In recent years, computer coding “bootcamps” in which students can get up to speed quite quickly on a particular programming language have seemed to become a hot trend.
Even so, I’m sure there are some who ask, “Are these bootcamps and online learning environments a viable option to consider alongside some of the more traditional avenues of education?”
In my opinion, the answer is an unequivocal “yes.”
Recently, I came across a promotion by Jaguar that was designed not to sell cars but to highlight how the brand plans to hire thousands of new engineers this year. How so? It starts with a challenge for the potential hire using an app that’s been developed by the company and in the process, seems to be a unique way to gamify the recruiting process.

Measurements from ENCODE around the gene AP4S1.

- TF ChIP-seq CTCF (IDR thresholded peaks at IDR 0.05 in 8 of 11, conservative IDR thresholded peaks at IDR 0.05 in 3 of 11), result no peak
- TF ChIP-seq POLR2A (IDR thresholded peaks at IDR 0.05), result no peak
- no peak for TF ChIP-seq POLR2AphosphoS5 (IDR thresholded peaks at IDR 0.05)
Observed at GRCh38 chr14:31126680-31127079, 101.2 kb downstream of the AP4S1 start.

Obviously, a name like Jaguar lends a slick appeal of working with such a recognized brand. But don’t let that fool you. At the end of the day, it’s still about the test, not the brand.
In a perfect world, most companies would like the person to work for them not because they get paid a lot, but because they love the job. On the other hand, there is a reason why Google, Facebook, Microsoft and Apple pay more than just about anybody else.